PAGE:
Posted by: Brad Nixon | December 10, 2015

Nice

For the past three posts, we’ve been exploring a stretch of the French Riviera from the village of Villefranche-sur-Mer. There’s a nearby attraction that deserves a great deal of attention, just on the other side of Monte Alban to the east: Nice. A city of about a million people, Nice is the capital of the Alpes Maritime départment, and is a sophisticated place full of artistic, architectural and cultural attractions. It’s been a center of tourism since the 1700s. When you go there, you’ll understand why its appeal never fails.

Nice is too large, diverse and rich a place to do it justice in only a couple of articles and a few hundred words. We’ll hit a few highlights in this post and the next, and leave the rest to you.

Nice occupies a long, graceful curve on the Bay of Angels on the Mediterranean, fronted by the Promenade des Anglais, named after the English tourists who first popularized the city for tourism. With tourists in the grand age of travel came grand hotels, including this one, the Hotel Negresco, fronting the Promenade.

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The interior is just as impressive as the exterior.

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There are massive public squares, especially the Place Massena, which is shared by pedestrians and city trams, but no automotive traffic (a relatively recent improvement), making it one of Europe’s most pedestrian-friendly open spaces.

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Immediately adjacent is a long stretch of green space with fountains and lovely landscaping, including the Jardin Albert Premier and the Espace Massena.

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Immediately to the east is the Old Town.

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It’s a setting reminiscent of the old centers of countless other European cities, with narrow streets lined with shops and restaurants opening into lovely little squares, like the one fronted by the cathedral, Sainte Reparate:

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We’ve seen the Cours day and night, high season and low, in sun and rain, and it always fascinates. Be prepared for crowds in the high season, and bring your appetite at all times. Be certain to sample Nice’s trademark pissaladière and socca, but save room for gelato at Fenocchio.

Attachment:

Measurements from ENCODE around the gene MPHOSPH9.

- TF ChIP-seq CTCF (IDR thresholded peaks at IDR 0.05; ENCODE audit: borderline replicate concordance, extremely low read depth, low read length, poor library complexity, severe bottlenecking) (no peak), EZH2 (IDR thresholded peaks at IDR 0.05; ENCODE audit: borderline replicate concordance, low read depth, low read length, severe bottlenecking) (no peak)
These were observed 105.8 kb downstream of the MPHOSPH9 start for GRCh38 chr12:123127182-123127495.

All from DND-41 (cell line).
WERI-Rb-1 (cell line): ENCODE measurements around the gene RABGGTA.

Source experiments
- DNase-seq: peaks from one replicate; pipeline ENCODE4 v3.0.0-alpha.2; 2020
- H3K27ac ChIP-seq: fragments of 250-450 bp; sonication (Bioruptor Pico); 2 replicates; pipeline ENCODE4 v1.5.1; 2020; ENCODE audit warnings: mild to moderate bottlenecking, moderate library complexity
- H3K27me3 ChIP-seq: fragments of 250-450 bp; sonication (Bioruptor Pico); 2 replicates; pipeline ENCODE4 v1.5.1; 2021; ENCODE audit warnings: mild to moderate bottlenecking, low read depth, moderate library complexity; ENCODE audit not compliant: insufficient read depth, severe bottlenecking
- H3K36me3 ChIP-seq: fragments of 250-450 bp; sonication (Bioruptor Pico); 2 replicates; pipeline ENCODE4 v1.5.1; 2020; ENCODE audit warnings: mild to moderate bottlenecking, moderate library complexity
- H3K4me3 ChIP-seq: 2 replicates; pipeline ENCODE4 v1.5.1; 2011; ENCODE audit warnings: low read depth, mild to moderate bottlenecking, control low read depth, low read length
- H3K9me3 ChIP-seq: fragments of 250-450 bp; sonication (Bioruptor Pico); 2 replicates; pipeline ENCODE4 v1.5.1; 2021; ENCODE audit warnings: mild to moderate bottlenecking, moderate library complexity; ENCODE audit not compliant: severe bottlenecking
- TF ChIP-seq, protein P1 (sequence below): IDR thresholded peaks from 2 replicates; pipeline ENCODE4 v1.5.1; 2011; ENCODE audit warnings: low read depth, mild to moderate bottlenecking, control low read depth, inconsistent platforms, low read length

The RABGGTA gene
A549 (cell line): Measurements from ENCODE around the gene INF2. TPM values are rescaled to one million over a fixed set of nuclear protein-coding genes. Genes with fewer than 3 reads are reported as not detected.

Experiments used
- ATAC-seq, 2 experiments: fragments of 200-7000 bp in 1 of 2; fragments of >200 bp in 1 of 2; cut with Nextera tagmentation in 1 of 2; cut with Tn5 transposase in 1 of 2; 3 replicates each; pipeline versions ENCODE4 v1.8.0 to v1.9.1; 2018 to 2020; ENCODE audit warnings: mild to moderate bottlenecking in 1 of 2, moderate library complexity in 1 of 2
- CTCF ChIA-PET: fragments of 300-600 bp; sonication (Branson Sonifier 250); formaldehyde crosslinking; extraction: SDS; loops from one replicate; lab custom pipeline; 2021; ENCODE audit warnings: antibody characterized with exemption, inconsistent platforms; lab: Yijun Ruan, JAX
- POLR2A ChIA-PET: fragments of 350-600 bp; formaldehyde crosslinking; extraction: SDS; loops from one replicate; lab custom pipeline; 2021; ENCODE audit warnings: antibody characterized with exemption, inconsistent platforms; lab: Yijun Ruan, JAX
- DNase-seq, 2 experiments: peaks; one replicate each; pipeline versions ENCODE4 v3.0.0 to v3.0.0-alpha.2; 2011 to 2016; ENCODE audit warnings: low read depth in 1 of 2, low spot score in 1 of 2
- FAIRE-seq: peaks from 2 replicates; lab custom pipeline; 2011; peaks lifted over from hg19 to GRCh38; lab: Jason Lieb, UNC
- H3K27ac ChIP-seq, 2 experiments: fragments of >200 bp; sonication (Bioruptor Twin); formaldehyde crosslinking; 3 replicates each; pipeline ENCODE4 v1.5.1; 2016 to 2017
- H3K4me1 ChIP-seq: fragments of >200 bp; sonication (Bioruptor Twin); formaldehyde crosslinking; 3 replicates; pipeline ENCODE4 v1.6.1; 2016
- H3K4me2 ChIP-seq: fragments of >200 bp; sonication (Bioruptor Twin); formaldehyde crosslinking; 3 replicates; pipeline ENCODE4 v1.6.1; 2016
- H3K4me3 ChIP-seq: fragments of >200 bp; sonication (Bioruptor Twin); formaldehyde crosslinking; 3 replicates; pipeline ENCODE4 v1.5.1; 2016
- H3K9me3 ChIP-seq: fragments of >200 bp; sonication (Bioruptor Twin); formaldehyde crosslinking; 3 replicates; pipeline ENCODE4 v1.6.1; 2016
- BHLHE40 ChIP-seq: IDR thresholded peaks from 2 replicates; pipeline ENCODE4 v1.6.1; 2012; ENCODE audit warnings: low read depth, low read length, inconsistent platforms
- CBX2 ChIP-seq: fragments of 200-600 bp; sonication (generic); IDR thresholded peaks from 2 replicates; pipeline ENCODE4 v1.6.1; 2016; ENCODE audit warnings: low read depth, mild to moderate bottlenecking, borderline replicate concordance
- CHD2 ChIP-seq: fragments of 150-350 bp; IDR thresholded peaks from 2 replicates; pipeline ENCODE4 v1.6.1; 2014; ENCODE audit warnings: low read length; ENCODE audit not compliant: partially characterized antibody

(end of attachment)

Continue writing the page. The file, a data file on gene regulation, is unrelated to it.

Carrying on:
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While there are “old towns” in hundreds of cities, the vieux ville of Nice has a character all its own, and there’s nowhere better to appreciate it than in the main thoroughfare, the Cours Saleya and its marketplace.

There are always flowers and fruits and vegetables, not to mention some astounding displays of treats like marzipan.

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One day a week, the marketplace is devoted to antiques and countless treasures. Allow an extra hour or two for browsing.

We haven’t begun to see a fraction of what Nice has to show us. Be prepared for plenty of walking. Next, a look at the signal place Nice occupies in the art world.

This is the fourth in a series of posts about travel through a portion of southern France. CLICK HERE to see the first, or use the navigation buttons below to go forward or back. 

© Brad Nixon 2015, 2017

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Responses

  1. man, southern looks more appealing every time i look at it.

    Like

  2. You have a very nice selection of photos that beautifully captures the spirit of the place. Your photos of the Negresco really surprised me. When I was in Nice in 1997, I took my pix from the eastern side of the hotel, focusing on the pink dome over the rotunda. I totally missed the interesting west side that you photographed. Congrats on some great photography!

    Like


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